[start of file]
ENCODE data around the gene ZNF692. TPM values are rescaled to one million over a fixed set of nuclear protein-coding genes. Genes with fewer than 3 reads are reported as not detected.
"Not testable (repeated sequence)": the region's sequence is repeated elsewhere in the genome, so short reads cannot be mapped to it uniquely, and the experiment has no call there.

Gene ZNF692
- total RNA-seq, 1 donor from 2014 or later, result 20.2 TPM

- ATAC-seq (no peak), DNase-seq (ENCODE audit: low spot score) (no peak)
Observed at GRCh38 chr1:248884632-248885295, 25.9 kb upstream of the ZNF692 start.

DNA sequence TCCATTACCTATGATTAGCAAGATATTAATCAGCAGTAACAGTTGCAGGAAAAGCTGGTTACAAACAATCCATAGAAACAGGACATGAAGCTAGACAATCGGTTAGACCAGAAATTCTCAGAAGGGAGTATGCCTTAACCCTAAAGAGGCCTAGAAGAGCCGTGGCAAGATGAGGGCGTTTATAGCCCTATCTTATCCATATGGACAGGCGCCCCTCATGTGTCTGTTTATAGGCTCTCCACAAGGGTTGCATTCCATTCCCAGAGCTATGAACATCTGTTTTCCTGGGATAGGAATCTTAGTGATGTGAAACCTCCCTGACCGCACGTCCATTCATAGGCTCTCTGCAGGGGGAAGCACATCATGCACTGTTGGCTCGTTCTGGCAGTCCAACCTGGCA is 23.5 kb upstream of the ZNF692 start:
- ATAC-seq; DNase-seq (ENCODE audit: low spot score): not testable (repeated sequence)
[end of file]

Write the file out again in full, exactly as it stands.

ENCODE data around the gene ZNF692. TPM values are rescaled to one million over a fixed set of nuclear protein-coding genes. Genes with fewer than 3 reads are reported as not detected.
"Not testable (repeated sequence)": the region's sequence is repeated elsewhere in the genome, so short reads cannot be mapped to it uniquely, and the experiment has no call there.

Gene ZNF692
- total RNA-seq, 1 donor from 2014 or later, result 20.2 TPM

- ATAC-seq (no peak), DNase-seq (ENCODE audit: low spot score) (no peak)
Observed at GRCh38 chr1:248884632-248885295, 25.9 kb upstream of the ZNF692 start.

DNA sequence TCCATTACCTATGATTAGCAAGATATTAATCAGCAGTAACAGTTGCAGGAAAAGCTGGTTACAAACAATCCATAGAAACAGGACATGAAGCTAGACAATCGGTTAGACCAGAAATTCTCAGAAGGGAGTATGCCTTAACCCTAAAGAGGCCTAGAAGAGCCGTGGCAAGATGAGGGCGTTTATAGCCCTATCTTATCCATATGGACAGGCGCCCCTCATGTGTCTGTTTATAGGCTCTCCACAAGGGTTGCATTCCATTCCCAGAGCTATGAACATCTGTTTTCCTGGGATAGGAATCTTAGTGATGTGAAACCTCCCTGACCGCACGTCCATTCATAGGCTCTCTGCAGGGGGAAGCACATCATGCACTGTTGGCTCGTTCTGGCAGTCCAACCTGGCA is 23.5 kb upstream of the ZNF692 start:
- ATAC-seq; DNase-seq (ENCODE audit: low spot score): not testable (repeated sequence)